THE SEEKERS: THE BEST OF THE SEEKERS, CONSIDERED (2023): You say goodbye, then wave hello

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The Carnival is Over
THE SEEKERS: THE BEST OF THE SEEKERS, CONSIDERED (2023): You say goodbye, then wave hello

At some point in the late Nineties I interviewed Judith Durham of the Seekers, the Australian band which had half a dozen memorable hits in the Sixties.

Their album The Best of the Seekers seemed to be in everyone's home at the time and is now readily found in charity shops and secondhand stores alongside Neil Diamond's Hot August Night.

I can't remember if Durham was touring under her own name or with the Seekers who had periodically re-formed. The reason however was a farewell tour (for her or them) but she was very pleasant, although I can't remember a damn thing she said.

A few years later I was offered another interview with her, another farewell (again, for her or them I don't recall).

And much later there was another farewell.

When I check the Herald website – which doesn't go back before 2000 as far as I can tell, a Y2K thing perhaps? – I see that any number of my colleagues interviewed her over the years: Russell Baillie, Peter Calder, Greg Dixon, Linda Hall (in 2016 for her Farewell New Zealand Tour!) and probably others.

You could beat the Seekers with a stick and they still wouldn't stay down.

Of course despite the sheer number of copies of The Best of the Seekers in suburban homes in the late Sixties – yes, we had one – they were never hip and fashionable among those who had grown up with the Beatles, Stones, James Brown, Motown, Dylan and so on.

They were a polite folk-rock group playing acoustic instruments and fronted by the girl-next-door who just happened to have the most extraordinary, clear soprano voice this side of heaven's gate.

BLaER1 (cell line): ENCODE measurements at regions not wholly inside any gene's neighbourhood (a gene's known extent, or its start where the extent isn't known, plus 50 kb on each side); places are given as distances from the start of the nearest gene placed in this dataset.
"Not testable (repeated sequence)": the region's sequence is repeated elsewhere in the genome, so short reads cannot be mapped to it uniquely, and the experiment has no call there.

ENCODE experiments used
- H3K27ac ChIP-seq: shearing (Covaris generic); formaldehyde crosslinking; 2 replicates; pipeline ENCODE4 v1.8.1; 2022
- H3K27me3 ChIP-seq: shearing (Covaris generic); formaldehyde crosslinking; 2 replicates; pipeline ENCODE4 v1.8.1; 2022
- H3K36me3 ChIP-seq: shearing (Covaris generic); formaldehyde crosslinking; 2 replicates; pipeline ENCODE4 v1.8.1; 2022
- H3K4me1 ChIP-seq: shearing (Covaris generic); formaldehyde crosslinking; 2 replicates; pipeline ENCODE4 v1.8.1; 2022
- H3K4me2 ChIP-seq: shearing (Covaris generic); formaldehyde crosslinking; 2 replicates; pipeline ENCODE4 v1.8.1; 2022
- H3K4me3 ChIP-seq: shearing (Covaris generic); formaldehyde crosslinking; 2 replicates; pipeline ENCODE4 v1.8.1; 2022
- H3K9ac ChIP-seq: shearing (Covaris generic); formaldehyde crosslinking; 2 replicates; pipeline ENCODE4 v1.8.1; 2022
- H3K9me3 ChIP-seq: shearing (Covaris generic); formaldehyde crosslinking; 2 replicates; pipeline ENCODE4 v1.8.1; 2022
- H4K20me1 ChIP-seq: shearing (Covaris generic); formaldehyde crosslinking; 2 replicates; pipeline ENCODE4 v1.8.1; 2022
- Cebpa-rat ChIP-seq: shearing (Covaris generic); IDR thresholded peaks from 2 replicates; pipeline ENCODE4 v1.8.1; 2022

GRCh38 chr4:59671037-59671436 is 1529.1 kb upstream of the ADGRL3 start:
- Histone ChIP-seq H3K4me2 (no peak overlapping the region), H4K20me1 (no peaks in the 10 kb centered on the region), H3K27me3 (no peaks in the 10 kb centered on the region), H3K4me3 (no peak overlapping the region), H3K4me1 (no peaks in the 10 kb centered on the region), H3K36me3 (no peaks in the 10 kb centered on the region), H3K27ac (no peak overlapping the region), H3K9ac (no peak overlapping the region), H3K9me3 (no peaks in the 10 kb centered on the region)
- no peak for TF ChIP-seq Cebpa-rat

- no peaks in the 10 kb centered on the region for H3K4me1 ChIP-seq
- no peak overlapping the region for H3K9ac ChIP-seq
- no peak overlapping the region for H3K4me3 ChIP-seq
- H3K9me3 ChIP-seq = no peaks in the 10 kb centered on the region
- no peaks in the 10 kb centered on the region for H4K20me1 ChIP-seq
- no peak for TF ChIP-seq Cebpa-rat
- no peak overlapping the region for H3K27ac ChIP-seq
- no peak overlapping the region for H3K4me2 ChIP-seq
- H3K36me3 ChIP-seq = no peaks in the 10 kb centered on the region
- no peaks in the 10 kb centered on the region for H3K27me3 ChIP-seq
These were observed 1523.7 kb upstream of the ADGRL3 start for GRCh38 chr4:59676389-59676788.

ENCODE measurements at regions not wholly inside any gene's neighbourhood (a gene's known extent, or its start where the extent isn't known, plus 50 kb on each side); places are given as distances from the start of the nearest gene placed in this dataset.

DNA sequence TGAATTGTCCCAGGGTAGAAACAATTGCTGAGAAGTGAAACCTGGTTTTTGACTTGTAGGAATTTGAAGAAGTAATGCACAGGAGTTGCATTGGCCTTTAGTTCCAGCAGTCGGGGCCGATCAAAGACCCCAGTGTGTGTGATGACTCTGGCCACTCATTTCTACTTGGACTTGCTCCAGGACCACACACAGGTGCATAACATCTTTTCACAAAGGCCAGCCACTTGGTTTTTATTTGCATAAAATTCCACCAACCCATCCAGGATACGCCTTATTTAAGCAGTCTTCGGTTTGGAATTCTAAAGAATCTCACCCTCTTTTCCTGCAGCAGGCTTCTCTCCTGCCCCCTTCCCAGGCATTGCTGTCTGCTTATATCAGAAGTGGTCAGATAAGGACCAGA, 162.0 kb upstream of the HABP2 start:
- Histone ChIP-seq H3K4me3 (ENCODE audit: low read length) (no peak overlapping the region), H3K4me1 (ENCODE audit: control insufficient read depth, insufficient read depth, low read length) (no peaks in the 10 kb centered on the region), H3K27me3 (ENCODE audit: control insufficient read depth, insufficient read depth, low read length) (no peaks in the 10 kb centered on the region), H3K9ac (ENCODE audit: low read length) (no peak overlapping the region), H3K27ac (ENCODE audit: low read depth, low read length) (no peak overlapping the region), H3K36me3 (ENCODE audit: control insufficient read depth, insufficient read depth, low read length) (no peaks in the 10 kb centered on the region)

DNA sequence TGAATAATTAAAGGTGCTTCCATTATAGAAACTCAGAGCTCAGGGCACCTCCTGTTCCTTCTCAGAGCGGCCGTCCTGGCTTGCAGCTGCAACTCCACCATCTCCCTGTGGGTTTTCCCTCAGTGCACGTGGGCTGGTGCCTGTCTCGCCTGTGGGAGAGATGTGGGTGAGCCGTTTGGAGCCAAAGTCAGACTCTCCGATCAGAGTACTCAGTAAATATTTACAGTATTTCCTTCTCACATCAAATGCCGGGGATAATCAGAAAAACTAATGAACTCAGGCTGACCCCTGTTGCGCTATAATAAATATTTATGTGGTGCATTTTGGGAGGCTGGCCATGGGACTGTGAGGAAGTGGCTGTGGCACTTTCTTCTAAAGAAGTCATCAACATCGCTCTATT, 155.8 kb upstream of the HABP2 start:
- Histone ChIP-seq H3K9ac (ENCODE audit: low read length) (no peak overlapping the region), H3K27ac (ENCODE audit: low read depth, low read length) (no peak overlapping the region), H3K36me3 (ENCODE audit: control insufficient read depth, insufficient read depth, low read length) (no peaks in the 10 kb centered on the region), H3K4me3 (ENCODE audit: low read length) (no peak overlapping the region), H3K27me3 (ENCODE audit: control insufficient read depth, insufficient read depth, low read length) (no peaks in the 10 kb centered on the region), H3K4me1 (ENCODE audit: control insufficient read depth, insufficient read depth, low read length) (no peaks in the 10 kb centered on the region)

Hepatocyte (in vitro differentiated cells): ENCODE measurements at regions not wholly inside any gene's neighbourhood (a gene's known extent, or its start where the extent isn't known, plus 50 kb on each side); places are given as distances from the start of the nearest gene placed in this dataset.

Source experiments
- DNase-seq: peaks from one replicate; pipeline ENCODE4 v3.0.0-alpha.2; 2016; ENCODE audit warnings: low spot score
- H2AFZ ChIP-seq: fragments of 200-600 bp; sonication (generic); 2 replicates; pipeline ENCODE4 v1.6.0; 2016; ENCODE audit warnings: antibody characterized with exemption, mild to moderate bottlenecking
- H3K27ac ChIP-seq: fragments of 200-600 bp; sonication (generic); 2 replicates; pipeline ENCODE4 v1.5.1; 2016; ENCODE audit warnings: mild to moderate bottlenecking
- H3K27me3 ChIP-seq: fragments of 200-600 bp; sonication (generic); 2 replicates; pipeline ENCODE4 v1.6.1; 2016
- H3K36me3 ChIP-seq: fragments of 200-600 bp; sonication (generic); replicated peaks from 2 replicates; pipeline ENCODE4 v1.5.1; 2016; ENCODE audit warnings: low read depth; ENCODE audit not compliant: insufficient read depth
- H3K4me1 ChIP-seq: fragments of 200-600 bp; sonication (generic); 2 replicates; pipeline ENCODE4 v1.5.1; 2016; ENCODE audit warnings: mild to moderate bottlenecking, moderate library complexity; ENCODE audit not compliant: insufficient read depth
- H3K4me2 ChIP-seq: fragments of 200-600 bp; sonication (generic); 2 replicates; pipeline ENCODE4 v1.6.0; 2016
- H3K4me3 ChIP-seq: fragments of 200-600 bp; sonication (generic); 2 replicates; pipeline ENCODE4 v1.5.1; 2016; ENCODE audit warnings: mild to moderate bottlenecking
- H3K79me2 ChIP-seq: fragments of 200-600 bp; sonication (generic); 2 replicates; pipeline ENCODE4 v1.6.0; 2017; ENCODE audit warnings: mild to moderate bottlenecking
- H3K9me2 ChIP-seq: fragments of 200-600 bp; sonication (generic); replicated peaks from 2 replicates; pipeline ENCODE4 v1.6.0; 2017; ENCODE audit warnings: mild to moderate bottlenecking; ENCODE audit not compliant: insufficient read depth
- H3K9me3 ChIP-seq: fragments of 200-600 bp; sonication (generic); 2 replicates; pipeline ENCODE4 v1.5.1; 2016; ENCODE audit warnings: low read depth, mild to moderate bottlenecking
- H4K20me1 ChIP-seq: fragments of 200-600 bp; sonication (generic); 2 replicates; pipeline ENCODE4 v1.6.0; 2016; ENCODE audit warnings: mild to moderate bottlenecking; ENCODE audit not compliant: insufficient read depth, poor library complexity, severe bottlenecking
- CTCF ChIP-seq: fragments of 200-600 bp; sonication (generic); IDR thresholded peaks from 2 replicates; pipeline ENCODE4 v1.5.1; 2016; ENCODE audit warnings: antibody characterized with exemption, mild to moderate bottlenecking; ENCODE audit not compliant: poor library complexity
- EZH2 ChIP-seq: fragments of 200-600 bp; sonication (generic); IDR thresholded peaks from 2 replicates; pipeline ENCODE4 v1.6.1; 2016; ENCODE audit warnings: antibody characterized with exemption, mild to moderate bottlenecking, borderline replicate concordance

Oh, and they had hits.

Screenshot_2023_12_21_at_9.31.27_AMWithin their ranks were decent songwriters and musicians – Athol Guy, Keith Potger, Bruce Woodley – but also on hand was producer/writer Tom Springfield (Dusty's brother, real name the handsome-sounding Dionysius PA O'Brien).

Springfield wrote such classics as the Seekers' radio-clogging I'll Never Find Another You, A World of Our Own, The Carnival is Over and Island of Dreams which the Springfields had done originally (the song which announced the voice of Dusty to anyone with ears).

The Seekers also covered Paul Simon's Someday One Day, Dylan's Times They Are A Changin' and Pete Seeger's Turn Turn Turn: all of them contemporary folk classics.

The album in hand, pulled of the shelf at random for this on-going column, includes all those hits and covers but kicks off with a song most commonly associated with them, the lullaby Morningtown Ride by Malvina Reynolds, and I confess it wasn't until somewhere in the late 2000s that I learned it was actually about Morningtown Peninsula near Melbourne.

What was missing from this particular collection was their other massive hit, Georgy Girl, the theme to the film of the same name (although with different lyrics for the movie), at least not on the New Zealand edition of the album. It is on the UK version which drops the Seeger and Dylan in favour of other more traditional folk.

But to the album in hand: The Best of the Seekers – listened to at this considerable distance – confirms why they should have been so popular: Durham could sing with clarity and power on material which was instantly memorable.